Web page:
Nitrogen loss from karst area in China in recent 50 years: An in-situ simulated rainfall experiment's assessment

A - Papers appearing in refereed journals

Song, X. W., Gao, Y., Green, S. M., Dungait, J. A. J., Peng, T., Quine, T. A., Xiong, B. L., Wen, X. F. and He, N. P. 2017. Nitrogen loss from karst area in China in recent 50 years: An in-situ simulated rainfall experiment's assessment. Ecology and Evolution. 7 (23), pp. 10131-10142.

AuthorsSong, X. W., Gao, Y., Green, S. M., Dungait, J. A. J., Peng, T., Quine, T. A., Xiong, B. L., Wen, X. F. and He, N. P.
Abstract

Karst topography covers more than 1/3 of the People's Republic of China in area. The porous, fissured, and soluble nature of the underlying karst bedrock (primarily dolomite and limestone) leads to the formation of underground drainage systems. Karst conduit networks dominate this system, and rainfall takes a crucial role on water cycle at China karst area. Nitrogen loss from the karst system is of particular concern, with regard to nutrient use efficiency as well as water quality, as much of the karst system, including steeply sloping terrain, is used for intensive agriculture. We use simulated rainfall experiments to determine the relationship between rainfall and nitrogen loss at typical karst slope land and then estimate nitrogen loss from the karst soil. The results show that both surface runoff and subsurface runoff have a significant linear correlation with rainfall at all studied sites. Subsurface runoff is larger than surface runoff at two karst sites, while the opposite is true at the non‐karst site. Exponential function satisfactorily described the correlation between rainfall and nitrogen concentrations in runoff. Nitrates accounted for 60%–95% of the dissolved nitrogen loss (DN, an index of N‐loss in this research). The estimated annual N‐loss load varies between 1.05 and 1.67 Tg N/year in the whole karst regions of China from 1961 to 2014. Approximately, 90% of the N‐loss load occurred during the wet season, and 90% of that passed through the subsurface. Understanding the processes and estimating N‐loss is highly valuable in determining long‐term soil security and sustainability in karst regions.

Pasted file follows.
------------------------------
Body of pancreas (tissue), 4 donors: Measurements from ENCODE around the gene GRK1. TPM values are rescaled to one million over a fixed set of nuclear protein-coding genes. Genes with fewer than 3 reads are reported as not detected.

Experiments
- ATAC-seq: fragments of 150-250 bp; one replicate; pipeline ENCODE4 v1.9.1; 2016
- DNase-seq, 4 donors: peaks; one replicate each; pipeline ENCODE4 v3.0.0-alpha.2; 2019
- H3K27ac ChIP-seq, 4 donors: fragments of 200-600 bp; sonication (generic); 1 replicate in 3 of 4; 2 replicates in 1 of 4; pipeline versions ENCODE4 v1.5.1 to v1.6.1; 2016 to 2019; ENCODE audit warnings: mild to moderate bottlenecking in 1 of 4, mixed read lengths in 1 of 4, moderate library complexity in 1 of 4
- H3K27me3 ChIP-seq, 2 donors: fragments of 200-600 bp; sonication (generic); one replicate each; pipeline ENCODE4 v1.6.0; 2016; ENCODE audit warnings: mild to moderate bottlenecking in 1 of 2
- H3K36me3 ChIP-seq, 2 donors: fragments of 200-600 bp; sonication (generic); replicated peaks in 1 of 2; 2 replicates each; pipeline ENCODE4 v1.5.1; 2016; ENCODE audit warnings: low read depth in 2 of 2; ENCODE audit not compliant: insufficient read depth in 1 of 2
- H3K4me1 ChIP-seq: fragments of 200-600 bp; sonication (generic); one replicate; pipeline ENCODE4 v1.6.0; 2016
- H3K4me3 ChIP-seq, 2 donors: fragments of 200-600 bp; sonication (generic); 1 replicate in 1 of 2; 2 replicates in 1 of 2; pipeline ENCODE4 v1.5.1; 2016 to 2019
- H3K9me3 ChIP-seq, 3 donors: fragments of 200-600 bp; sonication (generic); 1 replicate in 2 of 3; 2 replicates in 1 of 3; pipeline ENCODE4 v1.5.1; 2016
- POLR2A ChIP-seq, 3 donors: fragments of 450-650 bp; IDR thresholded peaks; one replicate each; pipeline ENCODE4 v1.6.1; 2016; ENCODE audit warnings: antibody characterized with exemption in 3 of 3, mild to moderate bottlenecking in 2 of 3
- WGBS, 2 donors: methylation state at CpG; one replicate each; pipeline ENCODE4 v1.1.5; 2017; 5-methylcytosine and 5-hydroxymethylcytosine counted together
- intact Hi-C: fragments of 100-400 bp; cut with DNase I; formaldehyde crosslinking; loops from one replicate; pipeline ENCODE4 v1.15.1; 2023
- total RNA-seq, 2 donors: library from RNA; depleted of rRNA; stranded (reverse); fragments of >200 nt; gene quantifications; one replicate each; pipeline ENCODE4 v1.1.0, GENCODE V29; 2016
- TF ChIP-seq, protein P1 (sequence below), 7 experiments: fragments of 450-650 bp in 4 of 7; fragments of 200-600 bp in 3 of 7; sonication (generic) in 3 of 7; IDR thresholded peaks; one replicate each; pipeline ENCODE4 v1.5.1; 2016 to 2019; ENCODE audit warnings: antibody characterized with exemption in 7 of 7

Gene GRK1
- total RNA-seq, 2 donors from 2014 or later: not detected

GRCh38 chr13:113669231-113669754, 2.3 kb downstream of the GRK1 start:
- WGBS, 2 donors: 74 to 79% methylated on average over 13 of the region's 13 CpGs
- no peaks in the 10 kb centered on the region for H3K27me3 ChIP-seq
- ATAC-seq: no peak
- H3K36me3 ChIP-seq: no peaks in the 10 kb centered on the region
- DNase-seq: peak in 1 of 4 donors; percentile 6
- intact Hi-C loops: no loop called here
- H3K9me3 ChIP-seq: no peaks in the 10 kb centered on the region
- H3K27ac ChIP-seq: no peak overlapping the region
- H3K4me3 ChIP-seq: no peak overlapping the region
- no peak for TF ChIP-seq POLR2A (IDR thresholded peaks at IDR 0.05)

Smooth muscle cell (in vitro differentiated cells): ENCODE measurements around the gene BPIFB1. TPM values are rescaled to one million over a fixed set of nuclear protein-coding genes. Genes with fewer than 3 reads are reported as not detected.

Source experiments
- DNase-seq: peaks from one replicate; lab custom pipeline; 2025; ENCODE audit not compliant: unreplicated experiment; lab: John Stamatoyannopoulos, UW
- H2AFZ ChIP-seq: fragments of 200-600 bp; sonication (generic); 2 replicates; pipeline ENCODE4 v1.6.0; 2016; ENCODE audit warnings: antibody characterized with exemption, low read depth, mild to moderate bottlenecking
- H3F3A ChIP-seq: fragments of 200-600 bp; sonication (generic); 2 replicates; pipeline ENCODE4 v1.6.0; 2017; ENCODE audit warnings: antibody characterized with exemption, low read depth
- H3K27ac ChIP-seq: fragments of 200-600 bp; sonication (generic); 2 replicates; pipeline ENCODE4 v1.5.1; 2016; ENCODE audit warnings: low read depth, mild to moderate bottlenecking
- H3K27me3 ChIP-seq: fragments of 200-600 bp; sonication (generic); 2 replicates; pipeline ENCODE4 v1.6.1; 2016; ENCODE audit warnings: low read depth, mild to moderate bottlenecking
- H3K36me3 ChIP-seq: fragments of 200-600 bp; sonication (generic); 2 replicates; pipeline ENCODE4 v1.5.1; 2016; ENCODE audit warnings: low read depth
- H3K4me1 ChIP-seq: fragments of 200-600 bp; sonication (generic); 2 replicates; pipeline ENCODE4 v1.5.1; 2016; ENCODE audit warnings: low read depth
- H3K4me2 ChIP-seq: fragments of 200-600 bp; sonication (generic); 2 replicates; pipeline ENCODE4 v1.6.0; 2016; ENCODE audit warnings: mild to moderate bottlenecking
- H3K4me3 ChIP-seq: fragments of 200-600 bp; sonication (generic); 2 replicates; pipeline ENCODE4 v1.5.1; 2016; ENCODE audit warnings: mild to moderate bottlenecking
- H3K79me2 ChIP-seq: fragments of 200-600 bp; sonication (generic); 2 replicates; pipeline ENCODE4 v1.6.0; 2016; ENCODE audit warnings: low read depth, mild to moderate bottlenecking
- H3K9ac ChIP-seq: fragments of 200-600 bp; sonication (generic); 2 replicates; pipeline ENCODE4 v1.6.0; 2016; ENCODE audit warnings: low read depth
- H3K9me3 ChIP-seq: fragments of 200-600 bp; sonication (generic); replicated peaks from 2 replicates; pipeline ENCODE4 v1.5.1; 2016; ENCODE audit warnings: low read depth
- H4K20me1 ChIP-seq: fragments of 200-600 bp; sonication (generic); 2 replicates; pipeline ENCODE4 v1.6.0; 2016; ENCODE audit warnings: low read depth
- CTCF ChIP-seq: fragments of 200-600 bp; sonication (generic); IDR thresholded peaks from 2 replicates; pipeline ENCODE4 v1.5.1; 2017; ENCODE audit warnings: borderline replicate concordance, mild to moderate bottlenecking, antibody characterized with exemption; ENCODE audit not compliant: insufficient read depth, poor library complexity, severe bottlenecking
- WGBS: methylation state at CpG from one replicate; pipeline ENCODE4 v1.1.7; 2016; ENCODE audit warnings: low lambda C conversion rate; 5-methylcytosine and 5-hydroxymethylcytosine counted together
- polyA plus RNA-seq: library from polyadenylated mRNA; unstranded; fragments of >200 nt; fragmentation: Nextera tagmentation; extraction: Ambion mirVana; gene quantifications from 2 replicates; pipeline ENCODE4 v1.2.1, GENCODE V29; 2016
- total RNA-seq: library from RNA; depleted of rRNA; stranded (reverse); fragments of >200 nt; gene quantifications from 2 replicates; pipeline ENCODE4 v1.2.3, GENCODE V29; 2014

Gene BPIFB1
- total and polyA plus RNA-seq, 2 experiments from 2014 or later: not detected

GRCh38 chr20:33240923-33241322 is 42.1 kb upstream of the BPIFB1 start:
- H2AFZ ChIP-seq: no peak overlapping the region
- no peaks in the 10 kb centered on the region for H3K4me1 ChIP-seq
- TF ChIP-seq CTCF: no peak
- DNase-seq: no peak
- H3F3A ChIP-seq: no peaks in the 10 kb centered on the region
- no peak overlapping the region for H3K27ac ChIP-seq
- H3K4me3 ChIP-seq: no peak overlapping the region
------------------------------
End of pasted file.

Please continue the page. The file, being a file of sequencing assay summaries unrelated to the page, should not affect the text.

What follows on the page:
Year of Publication2017
JournalEcology and Evolution
Journal citation7 (23), pp. 10131-10142
Digital Object Identifier (DOI)doi:10.1002/ece3.3502
Open accessPublished as ‘gold’ (paid) open access
FunderNational Natural Science Foundation of China
Publisher's version
Output statusPublished
Publication dates
Online24 Oct 2017
Publication process dates
Accepted16 Sep 2017
ISSN20457758
PublisherWiley
Copyright licenseCC BY

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